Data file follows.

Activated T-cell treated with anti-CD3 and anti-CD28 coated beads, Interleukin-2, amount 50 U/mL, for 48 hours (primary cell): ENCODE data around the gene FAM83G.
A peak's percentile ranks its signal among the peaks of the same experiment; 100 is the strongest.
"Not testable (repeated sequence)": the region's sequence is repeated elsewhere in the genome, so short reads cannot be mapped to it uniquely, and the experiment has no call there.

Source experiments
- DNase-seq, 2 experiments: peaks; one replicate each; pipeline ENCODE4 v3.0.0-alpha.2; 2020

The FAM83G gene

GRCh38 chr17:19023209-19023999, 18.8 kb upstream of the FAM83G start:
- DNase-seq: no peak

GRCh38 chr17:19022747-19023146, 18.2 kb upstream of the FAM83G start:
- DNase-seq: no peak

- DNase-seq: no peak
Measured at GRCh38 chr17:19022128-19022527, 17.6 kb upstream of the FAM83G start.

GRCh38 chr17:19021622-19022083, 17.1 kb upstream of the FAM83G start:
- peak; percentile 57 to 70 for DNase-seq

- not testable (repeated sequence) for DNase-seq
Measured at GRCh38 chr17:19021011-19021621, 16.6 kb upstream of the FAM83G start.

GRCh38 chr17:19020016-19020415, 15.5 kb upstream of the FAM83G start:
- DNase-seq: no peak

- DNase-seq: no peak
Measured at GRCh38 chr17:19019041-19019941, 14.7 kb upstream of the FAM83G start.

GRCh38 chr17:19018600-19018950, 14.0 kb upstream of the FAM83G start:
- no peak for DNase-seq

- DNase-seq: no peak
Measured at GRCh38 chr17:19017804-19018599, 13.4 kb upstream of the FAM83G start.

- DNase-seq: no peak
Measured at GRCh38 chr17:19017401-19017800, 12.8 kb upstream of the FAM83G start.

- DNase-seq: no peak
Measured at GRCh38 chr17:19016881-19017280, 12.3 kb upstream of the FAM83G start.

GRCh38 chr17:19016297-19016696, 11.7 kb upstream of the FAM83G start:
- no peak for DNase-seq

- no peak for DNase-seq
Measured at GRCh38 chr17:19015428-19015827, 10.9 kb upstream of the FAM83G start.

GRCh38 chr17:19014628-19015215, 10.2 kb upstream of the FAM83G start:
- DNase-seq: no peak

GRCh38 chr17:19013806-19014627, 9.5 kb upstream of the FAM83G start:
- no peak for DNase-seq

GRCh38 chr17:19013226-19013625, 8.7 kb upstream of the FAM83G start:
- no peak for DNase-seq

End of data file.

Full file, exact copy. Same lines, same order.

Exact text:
Activated T-cell treated with anti-CD3 and anti-CD28 coated beads, Interleukin-2, amount 50 U/mL, for 48 hours (primary cell): ENCODE data around the gene FAM83G.
A peak's percentile ranks its signal among the peaks of the same experiment; 100 is the strongest.
"Not testable (repeated sequence)": the region's sequence is repeated elsewhere in the genome, so short reads cannot be mapped to it uniquely, and the experiment has no call there.

Source experiments
- DNase-seq, 2 experiments: peaks; one replicate each; pipeline ENCODE4 v3.0.0-alpha.2; 2020

The FAM83G gene

GRCh38 chr17:19023209-19023999, 18.8 kb upstream of the FAM83G start:
- DNase-seq: no peak

GRCh38 chr17:19022747-19023146, 18.2 kb upstream of the FAM83G start:
- DNase-seq: no peak

- DNase-seq: no peak
Measured at GRCh38 chr17:19022128-19022527, 17.6 kb upstream of the FAM83G start.

GRCh38 chr17:19021622-19022083, 17.1 kb upstream of the FAM83G start:
- peak; percentile 57 to 70 for DNase-seq

- not testable (repeated sequence) for DNase-seq
Measured at GRCh38 chr17:19021011-19021621, 16.6 kb upstream of the FAM83G start.

GRCh38 chr17:19020016-19020415, 15.5 kb upstream of the FAM83G start:
- DNase-seq: no peak

- DNase-seq: no peak
Measured at GRCh38 chr17:19019041-19019941, 14.7 kb upstream of the FAM83G start.

GRCh38 chr17:19018600-19018950, 14.0 kb upstream of the FAM83G start:
- no peak for DNase-seq

- DNase-seq: no peak
Measured at GRCh38 chr17:19017804-19018599, 13.4 kb upstream of the FAM83G start.

- DNase-seq: no peak
Measured at GRCh38 chr17:19017401-19017800, 12.8 kb upstream of the FAM83G start.

- DNase-seq: no peak
Measured at GRCh38 chr17:19016881-19017280, 12.3 kb upstream of the FAM83G start.

GRCh38 chr17:19016297-19016696, 11.7 kb upstream of the FAM83G start:
- no peak for DNase-seq

- no peak for DNase-seq
Measured at GRCh38 chr17:19015428-19015827, 10.9 kb upstream of the FAM83G start.

GRCh38 chr17:19014628-19015215, 10.2 kb upstream of the FAM83G start:
- DNase-seq: no peak

GRCh38 chr17:19013806-19014627, 9.5 kb upstream of the FAM83G start:
- no peak for DNase-seq

GRCh38 chr17:19013226-19013625, 8.7 kb upstream of the FAM83G start:
- no peak for DNase-seq